That SOC Asrock board Logan now has for his production NAS might be one of the cheapest ways to get it done. Doesn't have thunderbolt though. I'm avoiding 10gbe infrastructure for a while. It's like $500 alone for a thunderbolt 10gbe. I wouldn't be surprised it if broke through, or if something big market wise happened in the next year or two. That's probably well I'll be getting a new desktop.

NO! that is really awesome, I completely spaced that out.
I was looking at a build with like 9 5.25" slots, filled with 3- 5 bay hot swaps (3.5"). Those are really smart. Could build a pretty high density box with some of these simple ATX cases.

The Iceydock strikes me as better quality than you're average hot swap.

I forgot about your thunderbolt need, gotta go intel then

Although don't most motherboards with thunderbolt run a fair amount of cash?

What's the capacity of the drives you bought?

$179 ECC Super Micro Board

You may be able to find something cheaper, but it's easily worth it to go ECC for a NAS, the extra cost really isn't much in the long run.

I think I was looking at this boart...

I've picked up a bunch of 255gb intel SSD, over the course of like 1 every 2 weeks for a few months.

I'll do the same with larger drives in a few months or a year...

I like the raid for redundancy for production stuff, more so than speed.
Otherwise it would be cheaper to get like a single 1 tb

You probably should have just saved up a butt load of cash rather than buying those SSDs one by one.

Redundancy is nice, but it doesn't replace a proper back up naturally.

And like are you sure you couldn't live with just a Gigabit connection with like a thunderbolt adapter that I'm sure probably exists? Because like you said you aren't really doing this for speed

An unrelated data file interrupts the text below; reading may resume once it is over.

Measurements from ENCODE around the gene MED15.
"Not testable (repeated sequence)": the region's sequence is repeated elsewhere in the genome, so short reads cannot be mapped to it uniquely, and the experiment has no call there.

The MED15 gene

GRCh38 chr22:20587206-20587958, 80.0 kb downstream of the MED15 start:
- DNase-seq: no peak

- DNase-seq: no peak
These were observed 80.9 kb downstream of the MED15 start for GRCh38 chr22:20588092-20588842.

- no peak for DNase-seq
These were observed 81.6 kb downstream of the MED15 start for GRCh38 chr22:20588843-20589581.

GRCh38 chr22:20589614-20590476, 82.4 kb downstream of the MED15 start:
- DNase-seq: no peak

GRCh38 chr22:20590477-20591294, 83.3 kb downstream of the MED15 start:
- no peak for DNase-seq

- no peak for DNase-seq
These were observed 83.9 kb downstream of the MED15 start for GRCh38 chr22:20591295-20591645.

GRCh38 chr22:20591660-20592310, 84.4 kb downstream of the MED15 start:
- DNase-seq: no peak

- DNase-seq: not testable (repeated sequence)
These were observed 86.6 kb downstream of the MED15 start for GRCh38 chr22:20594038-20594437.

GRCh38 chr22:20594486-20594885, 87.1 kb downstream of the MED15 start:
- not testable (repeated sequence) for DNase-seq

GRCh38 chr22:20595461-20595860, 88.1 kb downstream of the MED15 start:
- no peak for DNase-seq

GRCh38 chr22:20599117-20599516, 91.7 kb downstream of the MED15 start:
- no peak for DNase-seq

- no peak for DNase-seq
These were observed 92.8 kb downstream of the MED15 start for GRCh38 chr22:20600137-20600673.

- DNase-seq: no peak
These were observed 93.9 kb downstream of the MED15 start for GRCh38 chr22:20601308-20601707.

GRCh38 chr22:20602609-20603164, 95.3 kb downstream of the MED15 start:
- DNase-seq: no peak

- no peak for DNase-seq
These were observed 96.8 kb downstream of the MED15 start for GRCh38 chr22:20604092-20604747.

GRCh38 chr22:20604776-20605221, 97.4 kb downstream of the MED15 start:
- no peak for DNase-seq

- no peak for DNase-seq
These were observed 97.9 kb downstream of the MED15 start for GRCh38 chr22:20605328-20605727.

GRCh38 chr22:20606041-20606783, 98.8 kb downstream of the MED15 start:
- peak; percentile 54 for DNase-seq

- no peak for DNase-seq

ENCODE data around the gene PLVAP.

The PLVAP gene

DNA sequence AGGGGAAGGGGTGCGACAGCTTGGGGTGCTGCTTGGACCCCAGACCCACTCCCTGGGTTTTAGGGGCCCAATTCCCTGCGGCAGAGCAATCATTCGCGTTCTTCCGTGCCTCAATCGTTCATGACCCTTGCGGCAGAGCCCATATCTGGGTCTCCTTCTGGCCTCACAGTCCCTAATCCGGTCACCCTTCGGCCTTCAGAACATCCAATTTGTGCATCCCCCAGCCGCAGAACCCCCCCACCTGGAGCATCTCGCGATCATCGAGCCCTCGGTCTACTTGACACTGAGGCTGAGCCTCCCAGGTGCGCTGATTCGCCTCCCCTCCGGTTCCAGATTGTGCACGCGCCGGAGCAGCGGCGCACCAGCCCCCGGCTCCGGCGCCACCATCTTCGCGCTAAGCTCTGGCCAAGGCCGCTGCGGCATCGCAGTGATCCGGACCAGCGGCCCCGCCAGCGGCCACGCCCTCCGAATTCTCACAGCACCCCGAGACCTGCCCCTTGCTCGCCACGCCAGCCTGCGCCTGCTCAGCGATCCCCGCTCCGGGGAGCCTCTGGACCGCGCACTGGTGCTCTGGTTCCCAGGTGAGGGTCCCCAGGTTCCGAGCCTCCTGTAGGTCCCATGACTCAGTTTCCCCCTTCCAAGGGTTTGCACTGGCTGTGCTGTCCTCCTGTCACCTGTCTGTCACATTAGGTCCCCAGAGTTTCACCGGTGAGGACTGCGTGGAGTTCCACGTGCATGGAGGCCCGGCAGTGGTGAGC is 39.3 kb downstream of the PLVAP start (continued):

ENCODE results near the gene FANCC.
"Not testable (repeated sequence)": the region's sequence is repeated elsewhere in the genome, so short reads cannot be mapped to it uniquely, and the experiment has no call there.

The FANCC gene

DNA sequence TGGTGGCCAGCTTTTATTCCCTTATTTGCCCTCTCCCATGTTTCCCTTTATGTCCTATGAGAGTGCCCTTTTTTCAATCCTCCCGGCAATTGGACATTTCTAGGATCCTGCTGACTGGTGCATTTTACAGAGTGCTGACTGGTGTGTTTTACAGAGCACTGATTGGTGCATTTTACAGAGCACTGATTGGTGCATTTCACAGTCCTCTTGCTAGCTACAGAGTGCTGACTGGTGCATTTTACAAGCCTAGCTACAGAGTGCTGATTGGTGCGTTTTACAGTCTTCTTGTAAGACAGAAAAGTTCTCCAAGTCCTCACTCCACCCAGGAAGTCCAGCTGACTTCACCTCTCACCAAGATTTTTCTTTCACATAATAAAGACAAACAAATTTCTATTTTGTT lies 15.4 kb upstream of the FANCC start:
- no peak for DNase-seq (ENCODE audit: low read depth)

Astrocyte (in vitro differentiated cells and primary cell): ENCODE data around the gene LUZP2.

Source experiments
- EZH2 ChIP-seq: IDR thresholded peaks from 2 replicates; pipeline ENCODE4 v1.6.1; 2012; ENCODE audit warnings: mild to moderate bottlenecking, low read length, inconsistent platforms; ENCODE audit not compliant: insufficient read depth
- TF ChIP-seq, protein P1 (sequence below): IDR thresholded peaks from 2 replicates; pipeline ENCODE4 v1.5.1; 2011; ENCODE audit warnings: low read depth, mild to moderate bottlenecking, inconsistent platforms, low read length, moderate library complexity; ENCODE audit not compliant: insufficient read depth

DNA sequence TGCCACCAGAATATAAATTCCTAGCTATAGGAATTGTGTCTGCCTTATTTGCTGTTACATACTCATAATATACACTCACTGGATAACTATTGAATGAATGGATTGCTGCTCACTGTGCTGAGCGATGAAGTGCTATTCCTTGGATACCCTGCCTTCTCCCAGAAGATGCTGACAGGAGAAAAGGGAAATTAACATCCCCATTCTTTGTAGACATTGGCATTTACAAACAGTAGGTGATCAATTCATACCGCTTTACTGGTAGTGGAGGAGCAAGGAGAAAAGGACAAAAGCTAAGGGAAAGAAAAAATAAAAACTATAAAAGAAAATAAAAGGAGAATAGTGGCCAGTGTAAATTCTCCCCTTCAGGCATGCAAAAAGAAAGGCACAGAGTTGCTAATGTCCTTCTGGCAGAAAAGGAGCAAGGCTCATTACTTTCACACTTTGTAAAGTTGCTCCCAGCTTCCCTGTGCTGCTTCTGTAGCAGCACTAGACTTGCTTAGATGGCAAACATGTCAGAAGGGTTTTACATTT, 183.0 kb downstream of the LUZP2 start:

I definitely offload backups to discreet disks.. I use a drive dock, toaster type thing, and backup to a un mounted hard disk once a project settles down, or something big happens. But I also use the NAS to basically have quick access. Like to keep as much on the network as possible. The ZFS raid gives a bit more durability, and bigger volumes.

I have a pair of 5-drive NASes on gigabit, and I can basically edit 4:2:2 HD video off gigabit. But with scrubbing, or multiple streams, or anything on the network I run out of bandwidth. And SSDs are more durable for this kind of thing, they don't sleep, so access is usually quicker, especially over usb or thunderbolt. Most of my projects are only a fraction of a terabyte, so my SSDs are doing good right now.

I'm not usually one to save for massive purchases though, I would rather part things out, and make decisions like pick up a case with lots of free bays, so I can max it out over a couple years even.

Ya, but like, if you'd saved up you probably could have found a sale on SSDs at some point and picked up a lot of them on a discount.

Either way, your plan looks fine I suppose, your data isn't going to like you very much without ECC though.

I take it there's no simple solution of just like hooking them up directly to your main rig and running the RAID from there? Wait, iMac...

Actually I did sort of catch a sale.
I was watching on my local store, and the price would literally fluctuate day to day. Some times as much as $20
I got a ton of intel 503 series (240gb) for as low as like $105, maybe 8 months ago now.
Not a bad deal, considering they were going up to like $120 - 130